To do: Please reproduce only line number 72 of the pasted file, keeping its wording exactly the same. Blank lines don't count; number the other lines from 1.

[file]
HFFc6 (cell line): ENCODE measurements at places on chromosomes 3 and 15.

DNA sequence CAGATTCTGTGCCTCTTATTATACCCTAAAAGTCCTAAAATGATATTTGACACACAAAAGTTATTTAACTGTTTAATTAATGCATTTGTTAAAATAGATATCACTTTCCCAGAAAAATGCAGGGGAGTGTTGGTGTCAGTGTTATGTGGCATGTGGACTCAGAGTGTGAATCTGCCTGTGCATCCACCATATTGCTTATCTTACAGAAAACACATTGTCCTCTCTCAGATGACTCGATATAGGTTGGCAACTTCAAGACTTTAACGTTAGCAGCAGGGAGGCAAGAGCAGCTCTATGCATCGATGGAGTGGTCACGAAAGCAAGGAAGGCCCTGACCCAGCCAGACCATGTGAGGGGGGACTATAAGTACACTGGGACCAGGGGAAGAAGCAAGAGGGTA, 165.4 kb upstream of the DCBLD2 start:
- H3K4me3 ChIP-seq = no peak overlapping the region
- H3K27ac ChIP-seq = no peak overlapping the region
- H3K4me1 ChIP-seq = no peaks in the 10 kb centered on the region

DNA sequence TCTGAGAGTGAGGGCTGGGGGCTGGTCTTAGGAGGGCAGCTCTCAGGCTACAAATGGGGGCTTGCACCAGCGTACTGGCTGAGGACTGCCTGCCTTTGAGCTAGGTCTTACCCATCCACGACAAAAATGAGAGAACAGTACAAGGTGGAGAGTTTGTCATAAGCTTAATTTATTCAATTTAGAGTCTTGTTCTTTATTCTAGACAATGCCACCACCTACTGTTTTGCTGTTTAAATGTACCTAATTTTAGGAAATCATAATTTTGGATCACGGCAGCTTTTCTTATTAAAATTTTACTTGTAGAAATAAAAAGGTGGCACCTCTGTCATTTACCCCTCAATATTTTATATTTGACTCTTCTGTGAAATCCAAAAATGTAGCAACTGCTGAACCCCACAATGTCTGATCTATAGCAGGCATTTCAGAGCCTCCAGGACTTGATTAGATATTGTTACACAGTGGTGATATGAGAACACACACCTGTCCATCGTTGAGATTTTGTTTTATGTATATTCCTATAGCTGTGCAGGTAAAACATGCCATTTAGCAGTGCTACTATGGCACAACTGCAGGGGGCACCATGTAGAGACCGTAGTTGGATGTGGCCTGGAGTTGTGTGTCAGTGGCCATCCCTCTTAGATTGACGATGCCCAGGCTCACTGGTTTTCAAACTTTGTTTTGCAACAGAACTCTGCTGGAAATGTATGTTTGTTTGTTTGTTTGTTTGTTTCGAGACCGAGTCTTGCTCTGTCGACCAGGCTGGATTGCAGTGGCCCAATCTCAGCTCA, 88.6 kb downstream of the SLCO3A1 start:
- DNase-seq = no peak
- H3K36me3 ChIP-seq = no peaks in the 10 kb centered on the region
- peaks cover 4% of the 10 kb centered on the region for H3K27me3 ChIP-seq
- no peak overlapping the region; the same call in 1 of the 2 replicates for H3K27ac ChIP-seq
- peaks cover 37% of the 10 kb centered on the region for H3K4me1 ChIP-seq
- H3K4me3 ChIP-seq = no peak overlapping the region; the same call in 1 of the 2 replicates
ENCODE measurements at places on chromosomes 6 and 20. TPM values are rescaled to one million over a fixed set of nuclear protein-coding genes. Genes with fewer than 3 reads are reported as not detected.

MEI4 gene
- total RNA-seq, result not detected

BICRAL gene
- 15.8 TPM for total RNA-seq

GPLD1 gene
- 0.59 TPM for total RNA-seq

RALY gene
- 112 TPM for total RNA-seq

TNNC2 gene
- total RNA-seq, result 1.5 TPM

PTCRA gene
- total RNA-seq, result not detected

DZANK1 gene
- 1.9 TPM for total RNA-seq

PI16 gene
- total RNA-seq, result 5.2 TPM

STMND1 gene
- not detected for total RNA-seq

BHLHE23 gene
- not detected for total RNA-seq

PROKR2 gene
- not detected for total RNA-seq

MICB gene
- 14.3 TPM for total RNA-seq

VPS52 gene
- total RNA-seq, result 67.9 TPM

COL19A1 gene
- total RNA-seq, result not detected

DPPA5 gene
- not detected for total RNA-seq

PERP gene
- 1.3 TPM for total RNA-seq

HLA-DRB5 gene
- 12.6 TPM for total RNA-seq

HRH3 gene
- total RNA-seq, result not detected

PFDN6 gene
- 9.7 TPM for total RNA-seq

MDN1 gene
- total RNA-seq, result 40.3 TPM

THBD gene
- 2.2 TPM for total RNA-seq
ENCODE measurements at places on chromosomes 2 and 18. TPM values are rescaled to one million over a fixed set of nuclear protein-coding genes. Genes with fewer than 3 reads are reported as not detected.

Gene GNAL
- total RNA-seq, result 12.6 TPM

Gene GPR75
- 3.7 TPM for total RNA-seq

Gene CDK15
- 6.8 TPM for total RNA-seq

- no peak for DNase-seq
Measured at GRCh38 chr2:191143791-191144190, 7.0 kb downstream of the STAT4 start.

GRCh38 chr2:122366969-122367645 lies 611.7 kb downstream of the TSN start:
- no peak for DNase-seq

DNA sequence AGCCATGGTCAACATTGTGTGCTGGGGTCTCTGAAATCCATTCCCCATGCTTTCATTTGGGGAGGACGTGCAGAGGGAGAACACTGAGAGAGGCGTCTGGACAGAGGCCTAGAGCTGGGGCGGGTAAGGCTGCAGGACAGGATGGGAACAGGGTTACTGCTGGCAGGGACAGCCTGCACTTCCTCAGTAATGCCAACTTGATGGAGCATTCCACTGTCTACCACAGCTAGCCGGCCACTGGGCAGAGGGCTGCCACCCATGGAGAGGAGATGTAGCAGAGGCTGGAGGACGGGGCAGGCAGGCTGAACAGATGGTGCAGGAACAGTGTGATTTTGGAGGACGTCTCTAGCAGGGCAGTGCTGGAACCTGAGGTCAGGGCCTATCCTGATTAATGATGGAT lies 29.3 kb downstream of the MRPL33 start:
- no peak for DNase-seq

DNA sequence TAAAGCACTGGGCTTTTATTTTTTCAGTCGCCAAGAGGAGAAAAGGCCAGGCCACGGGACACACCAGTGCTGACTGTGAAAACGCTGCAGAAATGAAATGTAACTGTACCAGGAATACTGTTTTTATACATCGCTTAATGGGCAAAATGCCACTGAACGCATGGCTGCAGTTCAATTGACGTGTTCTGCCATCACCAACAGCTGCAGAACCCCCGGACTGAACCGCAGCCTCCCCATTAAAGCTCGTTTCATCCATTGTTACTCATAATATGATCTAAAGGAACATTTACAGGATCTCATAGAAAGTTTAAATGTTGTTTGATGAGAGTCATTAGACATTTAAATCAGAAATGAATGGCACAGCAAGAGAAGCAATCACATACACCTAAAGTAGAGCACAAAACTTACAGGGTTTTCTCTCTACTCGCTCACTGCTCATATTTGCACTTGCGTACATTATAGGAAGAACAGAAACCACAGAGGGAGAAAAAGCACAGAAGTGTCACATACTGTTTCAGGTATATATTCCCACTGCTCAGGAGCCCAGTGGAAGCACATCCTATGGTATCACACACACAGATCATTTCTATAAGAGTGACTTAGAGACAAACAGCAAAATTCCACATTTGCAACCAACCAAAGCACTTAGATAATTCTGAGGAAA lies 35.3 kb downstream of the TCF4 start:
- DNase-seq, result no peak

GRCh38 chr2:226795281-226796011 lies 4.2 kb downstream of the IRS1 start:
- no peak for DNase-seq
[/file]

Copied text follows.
- no peak for DNase-seq